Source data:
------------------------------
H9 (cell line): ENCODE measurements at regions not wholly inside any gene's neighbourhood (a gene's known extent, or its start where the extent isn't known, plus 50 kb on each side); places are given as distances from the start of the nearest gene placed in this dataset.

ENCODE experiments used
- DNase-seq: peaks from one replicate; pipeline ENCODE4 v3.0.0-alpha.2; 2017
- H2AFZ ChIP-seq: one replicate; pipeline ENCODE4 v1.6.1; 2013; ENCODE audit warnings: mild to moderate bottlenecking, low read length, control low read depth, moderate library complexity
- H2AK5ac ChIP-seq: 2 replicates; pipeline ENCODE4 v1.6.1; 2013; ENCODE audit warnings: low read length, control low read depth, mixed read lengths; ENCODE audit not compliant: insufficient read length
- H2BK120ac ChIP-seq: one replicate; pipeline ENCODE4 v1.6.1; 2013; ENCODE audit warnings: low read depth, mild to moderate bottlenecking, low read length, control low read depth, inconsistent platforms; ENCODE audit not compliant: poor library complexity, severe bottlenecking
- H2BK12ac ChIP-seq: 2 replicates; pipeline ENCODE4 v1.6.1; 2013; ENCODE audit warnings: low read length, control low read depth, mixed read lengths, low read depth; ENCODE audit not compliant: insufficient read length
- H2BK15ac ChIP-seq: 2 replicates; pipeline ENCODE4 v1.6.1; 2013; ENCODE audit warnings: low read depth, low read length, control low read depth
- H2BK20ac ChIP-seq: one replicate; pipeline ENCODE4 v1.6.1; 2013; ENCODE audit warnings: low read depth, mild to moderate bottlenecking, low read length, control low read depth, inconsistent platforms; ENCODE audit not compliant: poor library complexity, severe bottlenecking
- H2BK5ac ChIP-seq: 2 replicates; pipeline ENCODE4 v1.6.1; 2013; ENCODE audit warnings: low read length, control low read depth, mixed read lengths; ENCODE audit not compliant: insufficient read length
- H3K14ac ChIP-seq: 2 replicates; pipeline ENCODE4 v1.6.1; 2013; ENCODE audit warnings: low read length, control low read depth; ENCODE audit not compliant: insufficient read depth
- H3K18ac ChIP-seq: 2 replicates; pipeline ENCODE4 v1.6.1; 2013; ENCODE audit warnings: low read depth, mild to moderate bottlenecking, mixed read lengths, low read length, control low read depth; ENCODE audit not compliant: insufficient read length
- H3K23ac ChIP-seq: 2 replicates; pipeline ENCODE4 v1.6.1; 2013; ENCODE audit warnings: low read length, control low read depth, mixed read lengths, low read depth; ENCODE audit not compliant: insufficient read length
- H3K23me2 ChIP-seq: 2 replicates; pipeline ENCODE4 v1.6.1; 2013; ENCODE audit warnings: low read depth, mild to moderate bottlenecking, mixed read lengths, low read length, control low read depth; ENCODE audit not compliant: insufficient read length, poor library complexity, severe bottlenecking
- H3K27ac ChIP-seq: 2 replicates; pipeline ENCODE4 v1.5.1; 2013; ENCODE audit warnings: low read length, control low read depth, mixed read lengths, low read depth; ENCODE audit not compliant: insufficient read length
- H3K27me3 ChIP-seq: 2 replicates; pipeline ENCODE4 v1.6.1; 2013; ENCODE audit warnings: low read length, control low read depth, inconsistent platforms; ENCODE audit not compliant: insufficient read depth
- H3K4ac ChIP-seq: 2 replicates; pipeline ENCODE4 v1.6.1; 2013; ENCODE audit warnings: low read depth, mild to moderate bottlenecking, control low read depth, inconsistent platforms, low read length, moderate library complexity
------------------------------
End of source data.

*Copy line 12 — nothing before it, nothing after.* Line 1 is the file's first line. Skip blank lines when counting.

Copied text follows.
- H3K18ac ChIP-seq: 2 replicates; pipeline ENCODE4 v1.6.1; 2013; ENCODE audit warnings: low read depth, mild to moderate bottlenecking, mixed read lengths, low read length, control low read depth; ENCODE audit not compliant: insufficient read length